When the hallmarks of our culture are destroyed, our memory will yet retain an image of their substance, but like the image we sustain of a beloved person who has died, whose fleshly presence has departed from our midst, we sharply mourn the loss.
And when we strive to kindle in the minds of our children the form, shape, and beauty of those artifacts symbolic of the culture that once linked us, encircling and protecting our endowment like a giant womb, we flounder, scanning photographs of what was lost, attempting digital replicas too inadequate to restore the original work. In vain we strive to shore some fragments against our ruins.
We are then like people who survived a tsunami, left beached among the shreds of disembodied shapes. We draw in the sand, constructing pictures for our children, for ourselves, before the surf again rises and washes out our flimsy effigies.
Beyond one’s own particular life span and the thoughts of what one leaves one’s children, what kind of legacy we offer to posterity, our thoughts speed outward—like particles birthed in a Hadron Collider--to dimensions distant from one’s daily life.
Regardless of religion, we live with intimations of unseen things--intimations of a continuity that ascends beyond our finite life to inklings of eternity.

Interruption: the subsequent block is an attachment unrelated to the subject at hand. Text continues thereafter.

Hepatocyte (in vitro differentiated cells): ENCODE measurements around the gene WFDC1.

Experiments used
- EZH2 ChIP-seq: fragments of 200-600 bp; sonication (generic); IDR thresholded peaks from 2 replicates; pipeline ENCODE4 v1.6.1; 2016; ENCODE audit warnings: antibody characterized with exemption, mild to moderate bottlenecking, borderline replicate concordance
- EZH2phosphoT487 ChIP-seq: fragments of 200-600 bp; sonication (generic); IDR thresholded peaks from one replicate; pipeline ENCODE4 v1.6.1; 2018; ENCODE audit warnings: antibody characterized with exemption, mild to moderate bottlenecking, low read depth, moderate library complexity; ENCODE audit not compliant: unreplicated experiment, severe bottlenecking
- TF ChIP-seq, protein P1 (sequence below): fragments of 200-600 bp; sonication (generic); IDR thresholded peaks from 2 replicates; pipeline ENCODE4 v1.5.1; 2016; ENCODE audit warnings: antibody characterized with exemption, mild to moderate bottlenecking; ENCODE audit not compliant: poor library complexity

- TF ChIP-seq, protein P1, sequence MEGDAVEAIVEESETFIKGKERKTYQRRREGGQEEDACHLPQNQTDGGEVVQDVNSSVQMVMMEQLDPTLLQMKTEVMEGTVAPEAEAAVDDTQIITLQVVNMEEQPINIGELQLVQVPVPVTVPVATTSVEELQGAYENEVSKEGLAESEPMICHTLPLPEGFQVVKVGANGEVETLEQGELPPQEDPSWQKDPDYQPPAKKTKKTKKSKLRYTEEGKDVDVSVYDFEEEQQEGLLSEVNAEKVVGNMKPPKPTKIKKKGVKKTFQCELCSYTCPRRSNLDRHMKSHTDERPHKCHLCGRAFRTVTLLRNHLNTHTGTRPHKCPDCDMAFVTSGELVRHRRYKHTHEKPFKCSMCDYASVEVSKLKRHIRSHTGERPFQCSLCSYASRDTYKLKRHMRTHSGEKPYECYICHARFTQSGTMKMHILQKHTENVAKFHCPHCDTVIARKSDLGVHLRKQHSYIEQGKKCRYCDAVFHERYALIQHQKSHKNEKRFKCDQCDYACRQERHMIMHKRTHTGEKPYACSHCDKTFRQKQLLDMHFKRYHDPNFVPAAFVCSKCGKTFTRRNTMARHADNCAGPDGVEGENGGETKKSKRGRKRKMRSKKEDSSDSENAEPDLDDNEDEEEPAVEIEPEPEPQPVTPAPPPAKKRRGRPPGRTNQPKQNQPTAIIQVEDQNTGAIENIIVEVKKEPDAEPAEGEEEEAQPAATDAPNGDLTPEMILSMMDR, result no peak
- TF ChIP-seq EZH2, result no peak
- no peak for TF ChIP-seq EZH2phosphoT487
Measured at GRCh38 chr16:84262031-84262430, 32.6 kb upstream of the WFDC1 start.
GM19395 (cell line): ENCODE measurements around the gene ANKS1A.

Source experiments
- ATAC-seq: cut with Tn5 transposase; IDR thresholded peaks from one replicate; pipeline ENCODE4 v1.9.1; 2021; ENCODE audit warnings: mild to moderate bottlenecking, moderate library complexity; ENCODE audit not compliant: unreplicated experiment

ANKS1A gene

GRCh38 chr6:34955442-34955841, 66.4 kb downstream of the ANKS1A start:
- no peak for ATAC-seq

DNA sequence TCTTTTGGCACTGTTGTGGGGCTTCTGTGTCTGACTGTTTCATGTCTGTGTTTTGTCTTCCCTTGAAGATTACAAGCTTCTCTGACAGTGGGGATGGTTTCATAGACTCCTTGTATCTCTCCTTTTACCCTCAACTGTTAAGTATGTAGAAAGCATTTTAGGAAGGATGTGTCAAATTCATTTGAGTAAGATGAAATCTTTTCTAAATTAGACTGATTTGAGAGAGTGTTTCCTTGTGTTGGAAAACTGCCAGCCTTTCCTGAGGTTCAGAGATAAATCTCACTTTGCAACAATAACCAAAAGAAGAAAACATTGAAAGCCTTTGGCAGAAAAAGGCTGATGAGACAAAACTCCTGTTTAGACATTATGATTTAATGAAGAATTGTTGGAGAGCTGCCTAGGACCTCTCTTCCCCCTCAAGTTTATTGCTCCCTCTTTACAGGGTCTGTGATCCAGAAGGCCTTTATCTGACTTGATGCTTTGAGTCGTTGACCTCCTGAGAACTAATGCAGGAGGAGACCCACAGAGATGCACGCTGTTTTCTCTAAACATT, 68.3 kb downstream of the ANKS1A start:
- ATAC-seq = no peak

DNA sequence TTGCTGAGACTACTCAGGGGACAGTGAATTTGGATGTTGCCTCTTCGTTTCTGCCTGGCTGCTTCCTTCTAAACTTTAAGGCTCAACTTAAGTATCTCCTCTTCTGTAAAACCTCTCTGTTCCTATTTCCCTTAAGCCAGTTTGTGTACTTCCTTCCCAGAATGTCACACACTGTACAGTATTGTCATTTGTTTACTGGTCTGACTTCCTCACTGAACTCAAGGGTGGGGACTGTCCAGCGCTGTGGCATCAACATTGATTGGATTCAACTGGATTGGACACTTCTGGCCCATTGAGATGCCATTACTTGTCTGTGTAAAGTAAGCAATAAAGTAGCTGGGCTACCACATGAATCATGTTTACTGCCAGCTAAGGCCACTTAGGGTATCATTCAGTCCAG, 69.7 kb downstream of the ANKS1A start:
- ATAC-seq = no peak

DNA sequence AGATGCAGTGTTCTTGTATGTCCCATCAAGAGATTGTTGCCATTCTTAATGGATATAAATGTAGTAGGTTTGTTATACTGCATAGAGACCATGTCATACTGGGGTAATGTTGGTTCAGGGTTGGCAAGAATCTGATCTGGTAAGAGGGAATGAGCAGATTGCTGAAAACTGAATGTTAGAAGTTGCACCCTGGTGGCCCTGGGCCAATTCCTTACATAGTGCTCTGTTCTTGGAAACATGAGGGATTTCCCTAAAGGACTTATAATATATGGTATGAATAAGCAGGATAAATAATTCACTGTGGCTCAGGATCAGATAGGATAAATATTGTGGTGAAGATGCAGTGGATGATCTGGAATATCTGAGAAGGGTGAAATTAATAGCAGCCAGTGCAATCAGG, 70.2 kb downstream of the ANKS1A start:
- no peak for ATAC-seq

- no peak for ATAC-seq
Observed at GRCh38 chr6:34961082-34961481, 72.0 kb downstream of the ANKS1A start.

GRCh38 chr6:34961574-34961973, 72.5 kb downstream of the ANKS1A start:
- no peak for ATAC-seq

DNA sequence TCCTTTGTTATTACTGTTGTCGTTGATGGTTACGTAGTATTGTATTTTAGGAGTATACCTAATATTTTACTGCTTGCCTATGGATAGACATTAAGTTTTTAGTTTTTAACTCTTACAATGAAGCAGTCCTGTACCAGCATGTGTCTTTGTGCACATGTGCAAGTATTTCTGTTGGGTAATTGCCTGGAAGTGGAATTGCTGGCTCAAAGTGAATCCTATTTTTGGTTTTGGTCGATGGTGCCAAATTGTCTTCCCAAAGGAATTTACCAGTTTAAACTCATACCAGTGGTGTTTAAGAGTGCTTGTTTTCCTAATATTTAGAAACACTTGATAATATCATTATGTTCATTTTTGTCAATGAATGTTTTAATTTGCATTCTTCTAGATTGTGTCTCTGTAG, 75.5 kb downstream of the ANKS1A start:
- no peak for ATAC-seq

Inklings of what may lie beyond the material world, unfolding in continuous consciousness, can be likened to the sense of an implicate order, not readily seen by the naked or the clinical eye, but that one grasps as immanent.
But here is the paradox about this implicate order: though it can generate strong imaginings about the infinite, about our spiritual nature, it relies on the material legacy of manuscripts, books, tombs, sculptures, monuments as berths in which to incubate our spirit.
Organizations like Unesco and the International Committee of the Blue Shield are forces working to protect cultural landmarks and aid in their reconstruction. Both the ICC and The Hague Convention are striving to spare us from the kind of wasteland T. S. Eliot describes, as the narrator laments, “These fragments I have shored against my ruins.” They are determined to keep a peoples’ habitat from turning into a reservation.
--Because materials of historical legacy are invariably necessary to mark the communal spirit from where we have come, where now we are, and to limn the connotations pointing to horizons where we yet will be.
There lies past sorrow a great sigh
of beauty, of distant
countries one has never been or seen, but guards
the marrow where the mind lies chaste,
preserves unending kingdoms of the dream,
where neither time, nor love, nor duty pay ransom
to the hangman’s scheme.